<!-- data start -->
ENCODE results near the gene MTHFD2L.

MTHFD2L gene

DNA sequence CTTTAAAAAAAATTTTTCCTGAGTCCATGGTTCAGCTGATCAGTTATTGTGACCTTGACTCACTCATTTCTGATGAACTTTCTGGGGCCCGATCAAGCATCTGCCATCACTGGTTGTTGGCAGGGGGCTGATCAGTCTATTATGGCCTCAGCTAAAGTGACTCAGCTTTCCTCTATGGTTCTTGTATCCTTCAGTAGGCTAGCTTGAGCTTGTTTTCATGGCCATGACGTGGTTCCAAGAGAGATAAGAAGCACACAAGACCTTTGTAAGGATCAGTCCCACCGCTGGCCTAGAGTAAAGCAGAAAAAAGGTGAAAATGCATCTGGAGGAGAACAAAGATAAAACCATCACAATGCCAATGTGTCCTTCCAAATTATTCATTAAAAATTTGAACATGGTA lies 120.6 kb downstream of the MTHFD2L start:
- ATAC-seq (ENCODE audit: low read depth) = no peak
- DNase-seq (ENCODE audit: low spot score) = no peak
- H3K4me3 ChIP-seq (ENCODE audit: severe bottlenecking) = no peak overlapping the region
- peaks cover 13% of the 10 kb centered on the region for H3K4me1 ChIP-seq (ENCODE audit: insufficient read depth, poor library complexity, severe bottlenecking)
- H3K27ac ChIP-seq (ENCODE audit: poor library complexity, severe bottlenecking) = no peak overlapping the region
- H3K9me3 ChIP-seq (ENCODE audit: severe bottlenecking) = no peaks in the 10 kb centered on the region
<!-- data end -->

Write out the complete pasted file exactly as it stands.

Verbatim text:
ENCODE results near the gene MTHFD2L.

MTHFD2L gene

DNA sequence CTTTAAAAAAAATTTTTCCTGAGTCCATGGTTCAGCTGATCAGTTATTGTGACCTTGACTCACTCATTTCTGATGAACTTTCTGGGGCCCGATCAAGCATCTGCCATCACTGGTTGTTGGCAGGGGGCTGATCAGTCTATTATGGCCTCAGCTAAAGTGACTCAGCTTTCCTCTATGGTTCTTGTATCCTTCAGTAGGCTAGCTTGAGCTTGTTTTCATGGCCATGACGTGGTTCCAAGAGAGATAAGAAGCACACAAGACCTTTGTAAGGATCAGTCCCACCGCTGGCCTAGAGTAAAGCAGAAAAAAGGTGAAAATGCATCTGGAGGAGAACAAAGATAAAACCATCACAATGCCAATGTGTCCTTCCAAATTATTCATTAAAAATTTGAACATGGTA lies 120.6 kb downstream of the MTHFD2L start:
- ATAC-seq (ENCODE audit: low read depth) = no peak
- DNase-seq (ENCODE audit: low spot score) = no peak
- H3K4me3 ChIP-seq (ENCODE audit: severe bottlenecking) = no peak overlapping the region
- peaks cover 13% of the 10 kb centered on the region for H3K4me1 ChIP-seq (ENCODE audit: insufficient read depth, poor library complexity, severe bottlenecking)
- H3K27ac ChIP-seq (ENCODE audit: poor library complexity, severe bottlenecking) = no peak overlapping the region
- H3K9me3 ChIP-seq (ENCODE audit: severe bottlenecking) = no peaks in the 10 kb centered on the region